“My third mission, the target being oil refineries near Vienna, Austria, was costly to our squadron. Out of seven planes sent out to that location, only three of us returned to base. We lost 40 skilled and dedicated men that one day. By war's end, our unit lost 50 percent of our aircraft and 40 percent of our personnel. Ground-based German anti-aircraft flak guns did extensive damage throughout most bombing missions. The German Luftwaffe was not a factor in our bombing experiences. When they did appear, the Tuskegee fighter pilots (P-51 aircraft), an all black unit, flew cover for us. They performed at a high level of efficiency, not losing one bomber , in the formation, to German air attack.”
Northern Italy Bridge Target
“This bridge target, expected to be a relatively easy mission, turned out to be a life-threatening ordeal. Encountering heavy anti-aircraft flak, #3 engine throttle was severed, shutting down the engine. Engines #1 and #2 had the turbo-supercharger shot away. This left #4 engine the only operational engine remaining. Located at the end of the wing, it was difficult to keep the plane in a proper flying attitude. We made it to a field near Bologna, Italy where, in nearby Milan, Benito Mussolini had recently been captured and executed by Italian partisans.”
During this three-day stopover for aircraft repairs, Frank described an incident that brought tears to his eyes. He observed Italian women, obviously in dire need of food, foraging and extracting discarded food from our army's 55-gallon refuse cans. Shirey instructed his crew to load up their mess kits to provide additional food for these unfortunate victims of war.
88 MM Shell Strike
“On one bombing run, a ground-to-air projectile struck our left wing main fuel tank. The shell did not detonate, but ruptured the tank. My flight engineer reported the urgency of transferring the 100-octane fuel to another tank to get back to our home field. He was reluctant to use electric pump power for fear of blowing us out of the sky. I related to him that the motors were totally enclosed, and the transfer could safely be made. We made it back to our base, intact. We later learned that possible sabotage in the manufacture of that shell may have saved our lives.”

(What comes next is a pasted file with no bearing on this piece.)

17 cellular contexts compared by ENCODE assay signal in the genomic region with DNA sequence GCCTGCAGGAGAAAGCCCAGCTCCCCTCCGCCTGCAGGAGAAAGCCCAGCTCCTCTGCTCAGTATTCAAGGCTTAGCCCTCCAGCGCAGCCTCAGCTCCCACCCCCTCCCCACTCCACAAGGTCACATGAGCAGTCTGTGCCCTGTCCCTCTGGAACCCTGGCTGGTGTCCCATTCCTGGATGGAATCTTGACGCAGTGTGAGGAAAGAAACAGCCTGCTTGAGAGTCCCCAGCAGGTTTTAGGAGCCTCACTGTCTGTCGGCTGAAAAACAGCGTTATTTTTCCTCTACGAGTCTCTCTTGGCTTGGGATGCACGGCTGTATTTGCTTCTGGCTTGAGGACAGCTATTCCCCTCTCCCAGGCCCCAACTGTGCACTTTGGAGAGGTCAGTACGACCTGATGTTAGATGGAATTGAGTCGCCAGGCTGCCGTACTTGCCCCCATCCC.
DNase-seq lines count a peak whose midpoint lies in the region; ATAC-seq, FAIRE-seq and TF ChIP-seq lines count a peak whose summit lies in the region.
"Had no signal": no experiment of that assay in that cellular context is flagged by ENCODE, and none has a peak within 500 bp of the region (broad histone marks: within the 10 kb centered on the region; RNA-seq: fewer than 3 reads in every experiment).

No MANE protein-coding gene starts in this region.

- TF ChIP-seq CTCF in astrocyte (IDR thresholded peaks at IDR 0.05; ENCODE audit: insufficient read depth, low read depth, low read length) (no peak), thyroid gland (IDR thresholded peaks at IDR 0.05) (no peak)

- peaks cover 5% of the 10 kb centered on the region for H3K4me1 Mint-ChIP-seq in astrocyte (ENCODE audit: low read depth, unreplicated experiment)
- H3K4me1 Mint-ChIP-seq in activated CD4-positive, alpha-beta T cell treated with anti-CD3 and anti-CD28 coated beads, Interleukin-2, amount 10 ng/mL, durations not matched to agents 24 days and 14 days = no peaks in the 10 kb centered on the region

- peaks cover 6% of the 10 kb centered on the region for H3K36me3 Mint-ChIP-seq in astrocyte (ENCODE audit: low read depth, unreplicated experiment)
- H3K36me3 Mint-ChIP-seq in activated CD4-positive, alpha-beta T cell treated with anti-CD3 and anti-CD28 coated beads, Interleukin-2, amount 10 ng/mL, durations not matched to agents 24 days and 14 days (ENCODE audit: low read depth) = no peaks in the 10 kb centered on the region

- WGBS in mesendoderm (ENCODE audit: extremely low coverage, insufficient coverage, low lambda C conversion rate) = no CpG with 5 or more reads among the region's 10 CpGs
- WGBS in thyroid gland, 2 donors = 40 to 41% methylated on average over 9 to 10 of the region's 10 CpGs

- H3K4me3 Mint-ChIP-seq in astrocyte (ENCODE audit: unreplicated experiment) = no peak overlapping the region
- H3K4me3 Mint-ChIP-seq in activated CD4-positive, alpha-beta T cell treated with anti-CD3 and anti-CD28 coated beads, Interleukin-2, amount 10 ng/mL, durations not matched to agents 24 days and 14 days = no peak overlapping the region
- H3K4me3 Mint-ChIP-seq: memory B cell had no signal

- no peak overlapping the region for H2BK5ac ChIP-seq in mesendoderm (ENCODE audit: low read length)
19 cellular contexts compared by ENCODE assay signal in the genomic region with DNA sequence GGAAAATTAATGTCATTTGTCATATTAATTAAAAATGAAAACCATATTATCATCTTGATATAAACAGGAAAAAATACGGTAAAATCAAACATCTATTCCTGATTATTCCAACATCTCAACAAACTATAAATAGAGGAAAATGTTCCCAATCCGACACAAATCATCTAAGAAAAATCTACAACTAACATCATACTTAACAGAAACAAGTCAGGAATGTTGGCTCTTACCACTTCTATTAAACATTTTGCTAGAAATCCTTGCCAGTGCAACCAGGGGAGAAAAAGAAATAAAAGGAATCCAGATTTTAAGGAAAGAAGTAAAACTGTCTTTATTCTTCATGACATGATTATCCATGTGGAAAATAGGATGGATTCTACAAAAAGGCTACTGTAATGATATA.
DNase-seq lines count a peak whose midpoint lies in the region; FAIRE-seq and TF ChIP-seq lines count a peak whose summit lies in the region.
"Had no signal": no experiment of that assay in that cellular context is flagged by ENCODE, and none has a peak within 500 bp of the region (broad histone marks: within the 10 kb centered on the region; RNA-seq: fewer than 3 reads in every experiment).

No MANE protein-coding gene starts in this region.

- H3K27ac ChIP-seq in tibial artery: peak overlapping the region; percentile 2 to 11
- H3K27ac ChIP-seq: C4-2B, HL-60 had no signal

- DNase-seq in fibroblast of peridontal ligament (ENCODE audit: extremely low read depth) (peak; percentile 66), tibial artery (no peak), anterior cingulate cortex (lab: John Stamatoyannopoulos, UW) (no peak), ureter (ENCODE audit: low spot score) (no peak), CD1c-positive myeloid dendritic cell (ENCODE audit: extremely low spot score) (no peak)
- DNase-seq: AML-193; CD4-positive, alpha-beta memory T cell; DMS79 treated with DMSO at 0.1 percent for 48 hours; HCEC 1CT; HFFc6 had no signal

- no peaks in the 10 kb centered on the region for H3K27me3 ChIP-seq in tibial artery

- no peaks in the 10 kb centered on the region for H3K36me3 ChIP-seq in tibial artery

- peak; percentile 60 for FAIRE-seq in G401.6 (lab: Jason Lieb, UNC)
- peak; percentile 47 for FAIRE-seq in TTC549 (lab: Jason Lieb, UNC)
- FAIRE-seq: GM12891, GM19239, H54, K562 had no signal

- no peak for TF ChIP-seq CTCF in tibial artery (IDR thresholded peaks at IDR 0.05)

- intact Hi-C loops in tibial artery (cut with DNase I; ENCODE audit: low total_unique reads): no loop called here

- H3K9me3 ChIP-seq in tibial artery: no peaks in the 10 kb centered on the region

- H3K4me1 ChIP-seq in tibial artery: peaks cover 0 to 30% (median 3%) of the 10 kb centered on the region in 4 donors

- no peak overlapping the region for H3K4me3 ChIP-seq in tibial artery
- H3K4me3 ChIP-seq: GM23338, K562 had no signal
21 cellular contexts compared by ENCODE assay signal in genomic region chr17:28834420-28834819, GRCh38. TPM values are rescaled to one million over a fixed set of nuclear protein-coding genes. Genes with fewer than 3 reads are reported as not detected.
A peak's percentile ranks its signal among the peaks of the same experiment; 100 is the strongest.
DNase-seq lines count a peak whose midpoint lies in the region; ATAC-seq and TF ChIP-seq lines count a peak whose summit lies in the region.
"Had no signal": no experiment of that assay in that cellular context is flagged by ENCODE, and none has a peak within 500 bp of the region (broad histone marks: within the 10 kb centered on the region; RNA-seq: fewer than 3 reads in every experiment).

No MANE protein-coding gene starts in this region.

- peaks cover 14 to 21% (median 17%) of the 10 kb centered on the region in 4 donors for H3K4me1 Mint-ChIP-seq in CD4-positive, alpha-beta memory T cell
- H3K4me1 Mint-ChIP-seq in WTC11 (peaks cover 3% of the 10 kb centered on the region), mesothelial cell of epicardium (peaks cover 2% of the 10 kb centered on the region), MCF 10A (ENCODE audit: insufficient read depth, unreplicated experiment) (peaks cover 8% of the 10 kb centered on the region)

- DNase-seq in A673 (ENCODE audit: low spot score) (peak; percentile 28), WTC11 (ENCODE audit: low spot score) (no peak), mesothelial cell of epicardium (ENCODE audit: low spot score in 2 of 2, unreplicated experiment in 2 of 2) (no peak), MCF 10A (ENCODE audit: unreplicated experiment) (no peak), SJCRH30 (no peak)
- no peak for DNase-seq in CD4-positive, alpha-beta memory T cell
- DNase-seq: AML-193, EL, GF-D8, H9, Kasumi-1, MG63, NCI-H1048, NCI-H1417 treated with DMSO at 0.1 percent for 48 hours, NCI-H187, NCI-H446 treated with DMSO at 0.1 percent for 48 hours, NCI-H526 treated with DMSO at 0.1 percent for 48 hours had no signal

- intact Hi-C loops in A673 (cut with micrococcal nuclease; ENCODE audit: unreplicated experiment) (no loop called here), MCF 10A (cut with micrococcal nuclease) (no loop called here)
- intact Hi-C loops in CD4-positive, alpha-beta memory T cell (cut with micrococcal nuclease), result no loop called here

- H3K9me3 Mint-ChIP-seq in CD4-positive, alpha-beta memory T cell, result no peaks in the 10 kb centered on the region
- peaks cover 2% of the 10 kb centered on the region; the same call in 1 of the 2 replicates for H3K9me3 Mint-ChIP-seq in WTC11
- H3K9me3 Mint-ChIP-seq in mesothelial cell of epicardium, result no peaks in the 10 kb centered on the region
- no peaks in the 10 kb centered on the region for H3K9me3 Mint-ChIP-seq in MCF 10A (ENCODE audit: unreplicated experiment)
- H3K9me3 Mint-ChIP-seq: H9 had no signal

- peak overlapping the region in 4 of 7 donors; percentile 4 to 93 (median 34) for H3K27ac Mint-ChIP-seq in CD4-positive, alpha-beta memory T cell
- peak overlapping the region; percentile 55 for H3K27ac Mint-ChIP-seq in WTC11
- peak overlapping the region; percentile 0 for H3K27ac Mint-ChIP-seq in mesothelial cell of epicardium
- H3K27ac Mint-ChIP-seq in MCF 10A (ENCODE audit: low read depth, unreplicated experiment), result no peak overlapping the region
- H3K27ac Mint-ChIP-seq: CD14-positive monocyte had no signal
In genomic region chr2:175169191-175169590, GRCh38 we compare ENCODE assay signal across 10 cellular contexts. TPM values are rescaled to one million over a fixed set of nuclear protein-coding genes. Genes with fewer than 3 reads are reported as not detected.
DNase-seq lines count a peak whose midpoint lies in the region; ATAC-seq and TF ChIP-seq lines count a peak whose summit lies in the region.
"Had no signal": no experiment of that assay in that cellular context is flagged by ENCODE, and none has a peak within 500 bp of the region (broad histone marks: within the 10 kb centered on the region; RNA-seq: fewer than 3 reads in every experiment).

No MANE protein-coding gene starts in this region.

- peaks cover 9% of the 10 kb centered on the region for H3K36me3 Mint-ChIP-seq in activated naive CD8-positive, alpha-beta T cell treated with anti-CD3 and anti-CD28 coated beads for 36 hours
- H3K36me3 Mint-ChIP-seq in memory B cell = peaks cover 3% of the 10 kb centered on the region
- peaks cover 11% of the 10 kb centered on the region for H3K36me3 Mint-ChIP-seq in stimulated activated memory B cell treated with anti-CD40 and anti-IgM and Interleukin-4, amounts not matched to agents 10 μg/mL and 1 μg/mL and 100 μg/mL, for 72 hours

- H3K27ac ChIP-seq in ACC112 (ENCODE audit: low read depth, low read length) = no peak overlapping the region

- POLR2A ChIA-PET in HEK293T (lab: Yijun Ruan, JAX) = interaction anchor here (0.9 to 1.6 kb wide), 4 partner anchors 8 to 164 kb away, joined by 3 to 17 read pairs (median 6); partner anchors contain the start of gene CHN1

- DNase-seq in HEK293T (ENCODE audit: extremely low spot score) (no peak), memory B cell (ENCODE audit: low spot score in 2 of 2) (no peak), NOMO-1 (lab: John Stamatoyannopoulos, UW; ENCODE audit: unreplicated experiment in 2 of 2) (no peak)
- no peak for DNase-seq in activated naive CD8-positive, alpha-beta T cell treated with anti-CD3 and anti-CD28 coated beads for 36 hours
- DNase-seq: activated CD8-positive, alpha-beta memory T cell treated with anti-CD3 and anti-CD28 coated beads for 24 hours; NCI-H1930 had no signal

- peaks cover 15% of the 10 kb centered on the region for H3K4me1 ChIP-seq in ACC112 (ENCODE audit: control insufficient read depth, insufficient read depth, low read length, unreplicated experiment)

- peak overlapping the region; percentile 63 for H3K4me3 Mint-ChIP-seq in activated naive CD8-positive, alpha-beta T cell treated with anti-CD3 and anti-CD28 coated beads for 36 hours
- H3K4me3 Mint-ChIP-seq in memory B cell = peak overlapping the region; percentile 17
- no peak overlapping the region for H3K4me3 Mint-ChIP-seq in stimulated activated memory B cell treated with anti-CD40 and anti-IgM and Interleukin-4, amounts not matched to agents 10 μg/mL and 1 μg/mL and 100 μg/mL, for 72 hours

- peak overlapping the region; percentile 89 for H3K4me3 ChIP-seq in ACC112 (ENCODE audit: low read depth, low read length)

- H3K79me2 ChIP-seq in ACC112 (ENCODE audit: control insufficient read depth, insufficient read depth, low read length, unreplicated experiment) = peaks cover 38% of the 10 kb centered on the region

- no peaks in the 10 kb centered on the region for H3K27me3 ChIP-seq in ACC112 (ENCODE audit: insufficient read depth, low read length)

Future U.S. Senator Lloyd Bentsen Connection
“Lloyd Bentsen, a pilot from Texas, became our operations officer for two months. He was attached to another unit prior to flying for the 449th Bomb Group. During one mission, he was forced to make an emergency landing on the Adriatic island of Vis. He was flown to Grottaglie, and made up mission schedules for our group. He requested that I fly two missions as his copilot.”
In post-war life, Bentsen became a four time U.S. Senator from Texas (1971-1993). He was Michael Dukakis' running mate in the 1988 presidential election. He also served as Secretary of the Treasury under Bill Clinton.
Observance of Active Volcano (Mt. Vesuvius)
During the fall of 1944, an assignment to fly military personnel to the Island of Capri, gave Shirey an opportunity to fly over Italy's recently erupting Mt. Vesuvius.
On the return flight to Grottaglie, Frank diverted the flight toward Mt. Vesuvius, made a sharp banking maneuver to observe in his words:”A bunch of red hot boiling stuff down there.”
That was a rare experience to look down, directly, upon an iconic active volcano.
VE Day (Victory in Europe)
The war in Europe terminated on May 8, 1945. Shirey's 449th Bomb Group was transported to New York by the U.S. Mariposa. From New York, his unit was sent to Bangor, Maine where they enjoyed ice cream and turkey so long deprived. Frank's point of discharge from the military on Aug. 15, 1945, took place at Fort Dix, New Jersey.
Recognition and Awards
Frank's battle and campaign participation included European Theater of Operations, Rhineland, Northern Apennines, Po Valley, Southern France, Rome-Arno, Air Combat over the Balkans, and Central Europe.